the same year he reprised the role for The Captive: The Longest Drive 2 (the
wide screen movie), The Quest (TV film) and “The Quest” (TV series). Subsequent
to his costarring with Mitch Ryan in the TV movie Christmas Miracle in Caufield,
U.S.A. (1977), Russell portrayed the Rock and Roll king in the biopic Elvis
(1979, TV). His fine performance in the latter film earned him an Emmy
nomination for Best Actor.
Russell also gave a witty performance when he starred as Rudolph ‘Rudy’ Russo in
Robert Zemeckis’ satirical comedy Used Cars (1980). While in John Carpenter’s
successful futuristic action film Escape from New York (1981), Russell had his
leading turn as Snake Plissken, an ex-criminal sent to rescue the President of
the United States. Pleased by Russell’s performance, director John Carpenter
cast him again in his next film, The Thing (1982), as R.J. MacReady.
A year later, actor/director Mike Nichols chose Russell to play Drew Stephens in
the thriller biopic Silkwood. Russell delivered a good performance and won a
Golden Globe for Best Supporting Actor. The film, about the life and the death
of nuclear plant worker Karen Silkwood, starred Meryl Streep and Cher.
Russell did not gain the same recognition in Swing Shift (1984), The Mean Season
(1985), The Best of Times (1986), Overboard (1987), Tequila Sunrise (1988) and
Winter People (1989). He fared better starring in Backdraft (1991), Unlawful
Entry (1992), as Wyatt Earp in the western action Tombstone (1993) and Col.
Jonathan ‘Jack’ O’Neil in Rolland Emmerich’s sci-fi action Stargate (1994).
The actor showed his versatility when he brilliantly delivered the role of David
Grant in the Stuart Baird-directed thriller Executive Decision (1996). Playing
an intelligent analyst fighting against terrorist, Russell nabbed a Blockbuster
Entertainment for Favorite Actor (Adventure/Drama). The acclaimed film also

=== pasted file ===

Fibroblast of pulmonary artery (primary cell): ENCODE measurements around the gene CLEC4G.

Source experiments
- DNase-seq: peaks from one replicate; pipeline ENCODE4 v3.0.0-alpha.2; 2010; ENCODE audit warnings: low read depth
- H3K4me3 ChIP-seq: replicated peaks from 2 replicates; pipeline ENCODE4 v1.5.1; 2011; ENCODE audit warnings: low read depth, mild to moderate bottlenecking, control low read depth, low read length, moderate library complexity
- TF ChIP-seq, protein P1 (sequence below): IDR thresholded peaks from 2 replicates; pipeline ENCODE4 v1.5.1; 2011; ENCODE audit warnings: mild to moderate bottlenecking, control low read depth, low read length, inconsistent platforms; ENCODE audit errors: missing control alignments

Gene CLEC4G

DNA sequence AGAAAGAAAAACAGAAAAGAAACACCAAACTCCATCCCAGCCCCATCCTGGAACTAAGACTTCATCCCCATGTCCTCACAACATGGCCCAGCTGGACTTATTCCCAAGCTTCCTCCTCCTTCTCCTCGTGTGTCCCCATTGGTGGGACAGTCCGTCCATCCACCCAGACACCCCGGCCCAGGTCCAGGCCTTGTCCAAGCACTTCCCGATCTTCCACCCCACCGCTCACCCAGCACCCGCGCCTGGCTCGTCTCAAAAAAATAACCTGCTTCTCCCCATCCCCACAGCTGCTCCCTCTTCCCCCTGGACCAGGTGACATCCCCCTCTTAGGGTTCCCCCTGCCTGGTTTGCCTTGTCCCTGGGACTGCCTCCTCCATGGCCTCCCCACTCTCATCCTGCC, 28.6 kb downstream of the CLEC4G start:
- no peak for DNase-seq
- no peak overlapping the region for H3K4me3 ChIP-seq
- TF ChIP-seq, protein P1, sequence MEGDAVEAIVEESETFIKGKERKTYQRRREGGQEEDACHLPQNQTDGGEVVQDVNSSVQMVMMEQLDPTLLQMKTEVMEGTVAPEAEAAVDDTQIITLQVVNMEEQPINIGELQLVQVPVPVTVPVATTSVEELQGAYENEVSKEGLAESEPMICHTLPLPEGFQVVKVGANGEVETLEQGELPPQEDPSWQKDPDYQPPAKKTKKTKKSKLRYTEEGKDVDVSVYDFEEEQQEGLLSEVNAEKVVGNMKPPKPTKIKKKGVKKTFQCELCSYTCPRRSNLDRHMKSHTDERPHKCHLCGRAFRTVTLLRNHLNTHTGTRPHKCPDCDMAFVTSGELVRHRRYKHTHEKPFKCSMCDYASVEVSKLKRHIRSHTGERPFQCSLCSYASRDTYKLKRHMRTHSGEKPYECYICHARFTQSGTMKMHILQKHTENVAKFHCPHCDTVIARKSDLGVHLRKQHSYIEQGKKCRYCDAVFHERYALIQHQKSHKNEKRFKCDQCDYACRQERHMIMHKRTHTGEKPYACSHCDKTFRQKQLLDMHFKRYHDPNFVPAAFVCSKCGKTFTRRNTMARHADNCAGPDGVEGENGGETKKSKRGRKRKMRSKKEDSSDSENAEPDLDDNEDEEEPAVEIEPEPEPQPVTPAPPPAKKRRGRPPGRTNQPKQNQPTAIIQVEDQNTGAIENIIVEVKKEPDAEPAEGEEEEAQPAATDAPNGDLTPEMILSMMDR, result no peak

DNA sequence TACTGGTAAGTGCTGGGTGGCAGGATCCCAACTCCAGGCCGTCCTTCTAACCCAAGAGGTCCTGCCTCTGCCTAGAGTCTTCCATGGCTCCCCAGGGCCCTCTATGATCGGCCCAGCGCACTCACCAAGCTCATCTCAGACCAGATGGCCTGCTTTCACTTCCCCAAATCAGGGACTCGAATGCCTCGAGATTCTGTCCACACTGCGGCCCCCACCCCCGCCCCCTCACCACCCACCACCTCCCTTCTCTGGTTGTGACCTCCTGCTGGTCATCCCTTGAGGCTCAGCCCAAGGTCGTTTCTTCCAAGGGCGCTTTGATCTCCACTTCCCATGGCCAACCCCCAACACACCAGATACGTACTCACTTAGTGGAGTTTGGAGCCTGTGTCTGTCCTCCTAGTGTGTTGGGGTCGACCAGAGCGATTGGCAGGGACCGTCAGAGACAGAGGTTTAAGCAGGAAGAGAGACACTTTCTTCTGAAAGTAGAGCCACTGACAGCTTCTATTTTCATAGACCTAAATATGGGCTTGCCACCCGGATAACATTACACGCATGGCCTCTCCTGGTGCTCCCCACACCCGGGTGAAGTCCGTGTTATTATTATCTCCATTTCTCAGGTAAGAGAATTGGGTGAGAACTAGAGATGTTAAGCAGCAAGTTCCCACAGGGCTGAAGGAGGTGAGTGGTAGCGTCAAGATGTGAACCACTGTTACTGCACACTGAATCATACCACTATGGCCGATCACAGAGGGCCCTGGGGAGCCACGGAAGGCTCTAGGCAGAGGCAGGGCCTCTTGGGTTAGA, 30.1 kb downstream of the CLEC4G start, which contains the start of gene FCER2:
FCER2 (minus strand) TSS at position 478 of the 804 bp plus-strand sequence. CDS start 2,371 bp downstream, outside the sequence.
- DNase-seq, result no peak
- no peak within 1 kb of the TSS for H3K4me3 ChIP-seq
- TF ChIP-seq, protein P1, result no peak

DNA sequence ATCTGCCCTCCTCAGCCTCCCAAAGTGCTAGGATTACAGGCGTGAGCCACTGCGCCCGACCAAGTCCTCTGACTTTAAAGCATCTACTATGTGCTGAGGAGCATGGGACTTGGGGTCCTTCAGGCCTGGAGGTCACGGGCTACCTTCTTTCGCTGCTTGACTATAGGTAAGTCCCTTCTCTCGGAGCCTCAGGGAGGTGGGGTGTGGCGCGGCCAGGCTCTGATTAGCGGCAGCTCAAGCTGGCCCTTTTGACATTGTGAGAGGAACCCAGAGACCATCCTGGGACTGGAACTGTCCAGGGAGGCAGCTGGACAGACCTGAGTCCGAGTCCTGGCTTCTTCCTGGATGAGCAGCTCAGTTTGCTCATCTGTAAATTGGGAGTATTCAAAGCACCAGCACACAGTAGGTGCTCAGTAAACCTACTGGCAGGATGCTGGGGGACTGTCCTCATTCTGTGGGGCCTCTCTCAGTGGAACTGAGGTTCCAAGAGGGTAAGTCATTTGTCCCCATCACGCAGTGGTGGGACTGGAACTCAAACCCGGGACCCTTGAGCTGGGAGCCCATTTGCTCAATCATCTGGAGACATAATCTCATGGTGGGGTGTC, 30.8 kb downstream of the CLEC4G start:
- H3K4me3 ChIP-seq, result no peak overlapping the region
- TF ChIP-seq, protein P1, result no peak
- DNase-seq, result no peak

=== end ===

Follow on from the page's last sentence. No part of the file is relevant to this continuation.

featured Steven Seagal and Halle Berry.
Having countless experiences as an actor, Russell tried his hand as a producer
by producing the sequel of his hit Escape from New York, Escape from L.A.
(1996), in which he also reprised the role of Snake Plissken. The film, however,
was not as successful as the forerunner. It was followed by starring turns in
Breakdown (1997) and Soldier (1998). Three years later, Russell skillfully
played Michael Zane in the box-office film 3000 Miles to Graceland and the role
of Dr. Curtis McCabe in the popular drama Vanilla Sky. After playing Eldon Perry
in the action movie Dark Blue (2002), he convincingly portrayed Herb Brooks, a
coach of a 1980s U.S. Olympic hockey team, in the historical drama Miracle
(2004), helmed by Gavin O’Connor.
Recently, Russell was seen in Disney’s family comedy Sky High (2005), where he
costarred as Steve Stronghold/The Commander, alongside Michael Angarano and
Kelly Preston. He also starred opposite Dakota Fanning in John Gatin’s drama
Dreamer: Inspired by a True Story (2005). In 2006, Russell costarred as Robert
Ramsey in Wolfgang Petersen’s Poseidon, opposite Josh Lucas, Jacinda Barrett and
Richard Dreyfuss. Aside from acting, Russell executive produced the made-for-TV
film 14 Hours, starring Rick Schroder and JoBeth Williams.
Aside from acting, Russell once played pro baseball. In the early 1970s, he
played second base for the minor league franchise California Angels. Due to a
shoulder injury in 1973, he had to retire from the game and focused on acting.
Academy of Science Fiction, Fantasy & Horror Films: Life Career Award,
Blockbuster Entertainment: Favorite Actor - Adventure/Drama, Executive
Golden Globe: Best Performance by an Actor in a Supporting Role in a
Motion Picture, Silkwood, 1984